NASA Sees 'Some Success' with Space Station Fix (Source: Space Daily)
NASA engineers are still trying to fix an International Space Station cooling problem and have not yet decided whether spacewalks will be necessary, the US space agency said Monday. The NASA team on the ground is "having some degree of success" at working on a faulty valve that has disrupted the equipment cooling system aboard the orbiting research outpost, said a NASA official. (12/16)

Johnson Space Center Seeks Bold Ideas for Technology Development (Source: SpaceRef)
NASA's Johnson Space Center is looking for bold ideas for collaborative development to mature technologies required for NASA's future missions and to enhance life on Earth. As a means to accelerate technology development and strengthen commercialization of federally funded research and development, JSC is looking to partner with other public agencies, private companies and academia on the development of broadly applicable technologies. (12/16)

Air Force Awards Lockheed Contract for Two More GPS III Satellites (Source: Lockheed Martin)
The U.S. Air Force has awarded Lockheed Martin more than $200 million in contract options to complete production of its fifth and sixth next-generation Global Positioning System satellites, known as GPS III. In February, the Air Force awarded Lockheed Martin a fixed price $120 million contract to procure long lead parts for a second set of four GPS III space vehicles (SV 05-08). This new award provides funding to complete the first two satellites (SV 05-06) in this order.  Full production funding for the next two space vehicles (SV 07-08) is expected in 2014. (12/16)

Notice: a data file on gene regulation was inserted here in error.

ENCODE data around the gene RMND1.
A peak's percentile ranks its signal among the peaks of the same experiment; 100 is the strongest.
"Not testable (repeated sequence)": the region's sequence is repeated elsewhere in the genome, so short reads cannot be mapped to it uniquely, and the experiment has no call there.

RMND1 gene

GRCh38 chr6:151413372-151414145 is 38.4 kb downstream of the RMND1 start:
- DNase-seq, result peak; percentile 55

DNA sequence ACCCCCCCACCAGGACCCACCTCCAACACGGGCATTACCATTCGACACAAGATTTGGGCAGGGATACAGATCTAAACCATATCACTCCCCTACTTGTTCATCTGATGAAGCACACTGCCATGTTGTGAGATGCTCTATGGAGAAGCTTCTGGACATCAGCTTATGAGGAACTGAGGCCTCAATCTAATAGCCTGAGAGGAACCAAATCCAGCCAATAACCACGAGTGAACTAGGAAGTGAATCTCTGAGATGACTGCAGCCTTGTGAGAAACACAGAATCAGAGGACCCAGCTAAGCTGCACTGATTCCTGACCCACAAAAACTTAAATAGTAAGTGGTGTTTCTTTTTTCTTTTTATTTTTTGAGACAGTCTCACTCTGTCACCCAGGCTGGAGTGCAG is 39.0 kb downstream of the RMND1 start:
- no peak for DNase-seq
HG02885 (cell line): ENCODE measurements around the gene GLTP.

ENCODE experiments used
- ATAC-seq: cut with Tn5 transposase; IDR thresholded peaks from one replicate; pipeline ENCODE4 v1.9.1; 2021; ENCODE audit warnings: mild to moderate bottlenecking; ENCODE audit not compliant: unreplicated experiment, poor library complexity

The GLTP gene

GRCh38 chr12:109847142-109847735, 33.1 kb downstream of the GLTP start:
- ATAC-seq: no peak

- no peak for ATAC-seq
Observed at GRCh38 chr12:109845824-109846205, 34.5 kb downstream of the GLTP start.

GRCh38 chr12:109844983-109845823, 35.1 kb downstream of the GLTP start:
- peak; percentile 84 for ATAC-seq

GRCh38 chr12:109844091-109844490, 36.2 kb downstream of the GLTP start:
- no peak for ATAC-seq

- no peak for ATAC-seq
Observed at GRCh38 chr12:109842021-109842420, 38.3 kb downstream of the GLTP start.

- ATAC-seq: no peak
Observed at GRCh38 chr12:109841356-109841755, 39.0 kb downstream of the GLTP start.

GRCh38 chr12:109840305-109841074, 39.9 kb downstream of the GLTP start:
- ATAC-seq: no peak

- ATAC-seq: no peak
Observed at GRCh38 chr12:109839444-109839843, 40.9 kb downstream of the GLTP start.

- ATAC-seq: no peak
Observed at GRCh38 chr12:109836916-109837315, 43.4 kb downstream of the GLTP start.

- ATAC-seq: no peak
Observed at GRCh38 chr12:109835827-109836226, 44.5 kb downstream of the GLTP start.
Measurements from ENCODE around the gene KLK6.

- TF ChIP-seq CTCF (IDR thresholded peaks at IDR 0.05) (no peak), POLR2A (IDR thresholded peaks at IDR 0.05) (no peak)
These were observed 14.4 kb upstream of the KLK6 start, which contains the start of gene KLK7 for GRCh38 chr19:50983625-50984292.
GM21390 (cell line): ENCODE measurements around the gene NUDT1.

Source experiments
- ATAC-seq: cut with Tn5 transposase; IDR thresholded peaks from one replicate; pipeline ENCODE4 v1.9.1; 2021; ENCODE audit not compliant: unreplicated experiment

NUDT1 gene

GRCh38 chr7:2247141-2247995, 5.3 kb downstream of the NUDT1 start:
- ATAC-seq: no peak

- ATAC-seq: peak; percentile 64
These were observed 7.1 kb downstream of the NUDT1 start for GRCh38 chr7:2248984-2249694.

Lockheed May Revise 2014 Outlook if U.S. Budget Deal Passes (Source: Reuters)
U.S. weapons maker Lockheed Martin Corp (LMT) may revise upward its financial outlook for 2014 if Congress passes a two-year budget deal that would blunt the effect of mandatory budget cuts, according to Marillyn Hewson, the company's president and chief executive officer. Hewson said she hoped the U.S. Senate would approve the agreement, which was passed by the House of Representatives last week, and was optimistic that further cuts required under sequestration could be eliminated as the U.S. economy improved. (12/16)

JWST Development Still Faces Challenges (Source: Aviation Week)
Despite recent technical progress, NASA's James Webb Space Telescope (JWST) is headed into its peak year of spending with less schedule margin and fewer funding reserves than anticipated for the $8 billion flagship astronomy mission as it advances toward a planned 2018 launch.

Less than three months into the current fiscal year, NASA says the JWST program has lost one of 14 months from its development-schedule margin due to the October government shutdown, which interrupted the first of three thermal vacuum tests and bumped the spacecraft's critical design review (CDR) to January from December. (12/16)

The Trials And Torments Of Space School (Source: Popular Science)